Thursday wasn’t all bad for Mark Zuckerberg.
While Meta Platforms Inc. lost a record $251 billion of value in a single day, a California judge moved to free the company’s chief executive officer from a long-running lawsuit by the makers of a failed app that found pictures of people in bikinis on Facebook.
The app maker Six4Three launched the lawsuit in 2015 to fight Facebook’s decision to cut back on the amount of user information it shared with third-party developers. The case later proved embarrassing to the social media giant when one of Six4Three’s principals turned over internal records to the U.K.’s Parliament which revealed that Facebook’s decision had more to do with protecting profits than users.
In a tentative ruling, Judge Robert Foiles agreed with Zuckerberg’s argument that Facebook, as a publisher, had a constitutional right under the First Amendment to “de-publish” whatever it wanted — in this case vast swaths of user data that the company had initially promised to share with developers like Six4Three, which created the bikini app.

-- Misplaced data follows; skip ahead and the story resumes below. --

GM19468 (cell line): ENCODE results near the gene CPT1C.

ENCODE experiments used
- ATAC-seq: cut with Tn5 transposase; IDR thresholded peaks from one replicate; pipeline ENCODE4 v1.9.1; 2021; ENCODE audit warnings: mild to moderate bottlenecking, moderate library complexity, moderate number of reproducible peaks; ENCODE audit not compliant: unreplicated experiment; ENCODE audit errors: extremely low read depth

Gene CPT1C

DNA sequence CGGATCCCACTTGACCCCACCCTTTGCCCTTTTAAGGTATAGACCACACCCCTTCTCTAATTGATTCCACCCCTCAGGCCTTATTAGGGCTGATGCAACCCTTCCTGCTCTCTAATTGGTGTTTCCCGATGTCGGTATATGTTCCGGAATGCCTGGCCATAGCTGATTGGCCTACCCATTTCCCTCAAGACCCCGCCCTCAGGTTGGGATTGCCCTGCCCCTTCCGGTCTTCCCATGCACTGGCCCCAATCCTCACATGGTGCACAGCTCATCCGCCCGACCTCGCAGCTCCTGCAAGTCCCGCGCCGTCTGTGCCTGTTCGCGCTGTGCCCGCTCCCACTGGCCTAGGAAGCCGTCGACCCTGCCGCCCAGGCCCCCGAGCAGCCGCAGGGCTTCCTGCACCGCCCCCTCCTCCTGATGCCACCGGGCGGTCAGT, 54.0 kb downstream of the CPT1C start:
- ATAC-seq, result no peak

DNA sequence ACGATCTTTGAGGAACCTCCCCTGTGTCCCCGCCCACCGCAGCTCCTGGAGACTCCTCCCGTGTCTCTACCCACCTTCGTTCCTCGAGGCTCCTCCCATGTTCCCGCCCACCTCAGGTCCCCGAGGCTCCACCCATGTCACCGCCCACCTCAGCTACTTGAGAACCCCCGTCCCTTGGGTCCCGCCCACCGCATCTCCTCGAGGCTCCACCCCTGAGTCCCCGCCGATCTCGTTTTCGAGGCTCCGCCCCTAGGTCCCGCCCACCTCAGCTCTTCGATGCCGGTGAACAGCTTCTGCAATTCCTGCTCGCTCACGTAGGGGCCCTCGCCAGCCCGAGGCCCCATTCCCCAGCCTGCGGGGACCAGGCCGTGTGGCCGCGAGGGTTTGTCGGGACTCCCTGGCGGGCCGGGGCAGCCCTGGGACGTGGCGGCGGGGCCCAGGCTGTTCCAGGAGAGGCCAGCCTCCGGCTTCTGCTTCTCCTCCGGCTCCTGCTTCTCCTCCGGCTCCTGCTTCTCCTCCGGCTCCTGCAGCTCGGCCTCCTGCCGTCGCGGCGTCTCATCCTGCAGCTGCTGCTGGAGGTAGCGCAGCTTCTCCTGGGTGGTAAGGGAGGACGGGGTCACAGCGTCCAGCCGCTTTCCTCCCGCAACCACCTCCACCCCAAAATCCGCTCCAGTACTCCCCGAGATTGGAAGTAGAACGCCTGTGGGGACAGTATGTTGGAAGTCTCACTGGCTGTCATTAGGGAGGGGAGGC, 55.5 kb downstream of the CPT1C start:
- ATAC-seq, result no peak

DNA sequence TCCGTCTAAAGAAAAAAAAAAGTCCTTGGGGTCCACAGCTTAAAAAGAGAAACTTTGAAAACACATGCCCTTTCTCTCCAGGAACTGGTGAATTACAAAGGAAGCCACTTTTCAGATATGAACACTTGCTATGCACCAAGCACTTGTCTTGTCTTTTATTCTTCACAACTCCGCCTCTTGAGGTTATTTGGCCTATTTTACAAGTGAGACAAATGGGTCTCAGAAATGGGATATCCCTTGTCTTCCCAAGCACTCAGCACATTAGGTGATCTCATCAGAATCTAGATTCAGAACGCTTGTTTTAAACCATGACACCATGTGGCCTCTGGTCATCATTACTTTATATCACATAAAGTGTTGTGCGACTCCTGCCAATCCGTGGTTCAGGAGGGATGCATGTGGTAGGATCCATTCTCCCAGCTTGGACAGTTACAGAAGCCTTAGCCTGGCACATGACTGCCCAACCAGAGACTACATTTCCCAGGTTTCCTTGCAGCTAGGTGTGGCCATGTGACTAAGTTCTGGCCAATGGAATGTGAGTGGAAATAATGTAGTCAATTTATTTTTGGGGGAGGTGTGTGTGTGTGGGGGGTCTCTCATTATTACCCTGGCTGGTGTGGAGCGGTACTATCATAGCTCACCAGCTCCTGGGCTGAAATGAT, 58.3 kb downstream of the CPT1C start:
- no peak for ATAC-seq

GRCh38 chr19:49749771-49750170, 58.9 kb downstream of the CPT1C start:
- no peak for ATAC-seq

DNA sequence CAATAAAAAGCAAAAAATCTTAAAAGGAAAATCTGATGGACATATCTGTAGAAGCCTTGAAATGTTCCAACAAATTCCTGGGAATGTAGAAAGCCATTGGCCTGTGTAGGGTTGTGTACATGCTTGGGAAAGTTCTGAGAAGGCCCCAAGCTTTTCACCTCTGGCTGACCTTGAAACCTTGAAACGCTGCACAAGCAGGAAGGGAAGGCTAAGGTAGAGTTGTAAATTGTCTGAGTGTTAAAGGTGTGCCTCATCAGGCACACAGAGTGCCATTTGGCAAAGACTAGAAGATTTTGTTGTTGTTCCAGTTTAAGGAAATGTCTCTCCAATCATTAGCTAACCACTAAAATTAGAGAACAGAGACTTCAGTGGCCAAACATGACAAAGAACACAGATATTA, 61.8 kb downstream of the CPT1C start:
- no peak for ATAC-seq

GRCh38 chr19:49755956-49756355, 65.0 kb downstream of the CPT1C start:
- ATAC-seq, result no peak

The judge’s ruling applies to five other Facebook executives in addition to Zuckerberg. Facebook itself previously lost a similar request to have the case tossed, but Foiles said he will reconsider the company’s arguments.
A hearing is set for Friday in San Mateo County Superior Court so that Six4Three can respond to the tentative ruling before the judge makes a final decision.
The case is Six4Three LLC v. Facebook Inc., CIV53328, California Superior Court, San Mateo County.
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